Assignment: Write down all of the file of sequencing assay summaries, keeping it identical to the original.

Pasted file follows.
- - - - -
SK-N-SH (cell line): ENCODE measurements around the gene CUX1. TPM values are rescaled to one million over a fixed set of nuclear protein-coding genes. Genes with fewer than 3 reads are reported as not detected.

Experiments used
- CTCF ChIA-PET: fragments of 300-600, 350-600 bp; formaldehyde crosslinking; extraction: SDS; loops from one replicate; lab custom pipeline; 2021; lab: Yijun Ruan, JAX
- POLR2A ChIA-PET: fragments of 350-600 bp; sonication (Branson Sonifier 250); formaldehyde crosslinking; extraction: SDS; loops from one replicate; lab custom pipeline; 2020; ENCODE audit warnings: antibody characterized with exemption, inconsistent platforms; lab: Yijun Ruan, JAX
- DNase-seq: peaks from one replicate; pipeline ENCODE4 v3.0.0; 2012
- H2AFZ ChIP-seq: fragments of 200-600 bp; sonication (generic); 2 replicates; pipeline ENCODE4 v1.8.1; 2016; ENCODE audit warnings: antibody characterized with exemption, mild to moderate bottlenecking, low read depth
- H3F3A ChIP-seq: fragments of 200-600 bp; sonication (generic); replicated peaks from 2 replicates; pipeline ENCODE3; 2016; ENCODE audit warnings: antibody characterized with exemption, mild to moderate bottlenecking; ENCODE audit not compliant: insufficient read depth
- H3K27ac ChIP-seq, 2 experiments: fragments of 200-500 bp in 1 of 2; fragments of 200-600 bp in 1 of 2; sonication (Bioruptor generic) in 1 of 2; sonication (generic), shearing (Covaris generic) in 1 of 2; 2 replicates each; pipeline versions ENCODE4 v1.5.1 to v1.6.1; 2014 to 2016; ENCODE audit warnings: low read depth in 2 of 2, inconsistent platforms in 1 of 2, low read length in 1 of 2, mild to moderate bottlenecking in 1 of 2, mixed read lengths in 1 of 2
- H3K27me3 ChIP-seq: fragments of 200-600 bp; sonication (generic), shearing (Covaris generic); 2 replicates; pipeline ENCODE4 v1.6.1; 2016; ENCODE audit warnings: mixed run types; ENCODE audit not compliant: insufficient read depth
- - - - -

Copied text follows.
SK-N-SH (cell line): ENCODE measurements around the gene CUX1. TPM values are rescaled to one million over a fixed set of nuclear protein-coding genes. Genes with fewer than 3 reads are reported as not detected.

Experiments used
- CTCF ChIA-PET: fragments of 300-600, 350-600 bp; formaldehyde crosslinking; extraction: SDS; loops from one replicate; lab custom pipeline; 2021; lab: Yijun Ruan, JAX
- POLR2A ChIA-PET: fragments of 350-600 bp; sonication (Branson Sonifier 250); formaldehyde crosslinking; extraction: SDS; loops from one replicate; lab custom pipeline; 2020; ENCODE audit warnings: antibody characterized with exemption, inconsistent platforms; lab: Yijun Ruan, JAX
- DNase-seq: peaks from one replicate; pipeline ENCODE4 v3.0.0; 2012
- H2AFZ ChIP-seq: fragments of 200-600 bp; sonication (generic); 2 replicates; pipeline ENCODE4 v1.8.1; 2016; ENCODE audit warnings: antibody characterized with exemption, mild to moderate bottlenecking, low read depth
- H3F3A ChIP-seq: fragments of 200-600 bp; sonication (generic); replicated peaks from 2 replicates; pipeline ENCODE3; 2016; ENCODE audit warnings: antibody characterized with exemption, mild to moderate bottlenecking; ENCODE audit not compliant: insufficient read depth
- H3K27ac ChIP-seq, 2 experiments: fragments of 200-500 bp in 1 of 2; fragments of 200-600 bp in 1 of 2; sonication (Bioruptor generic) in 1 of 2; sonication (generic), shearing (Covaris generic) in 1 of 2; 2 replicates each; pipeline versions ENCODE4 v1.5.1 to v1.6.1; 2014 to 2016; ENCODE audit warnings: low read depth in 2 of 2, inconsistent platforms in 1 of 2, low read length in 1 of 2, mild to moderate bottlenecking in 1 of 2, mixed read lengths in 1 of 2
- H3K27me3 ChIP-seq: fragments of 200-600 bp; sonication (generic), shearing (Covaris generic); 2 replicates; pipeline ENCODE4 v1.6.1; 2016; ENCODE audit warnings: mixed run types; ENCODE audit not compliant: insufficient read depth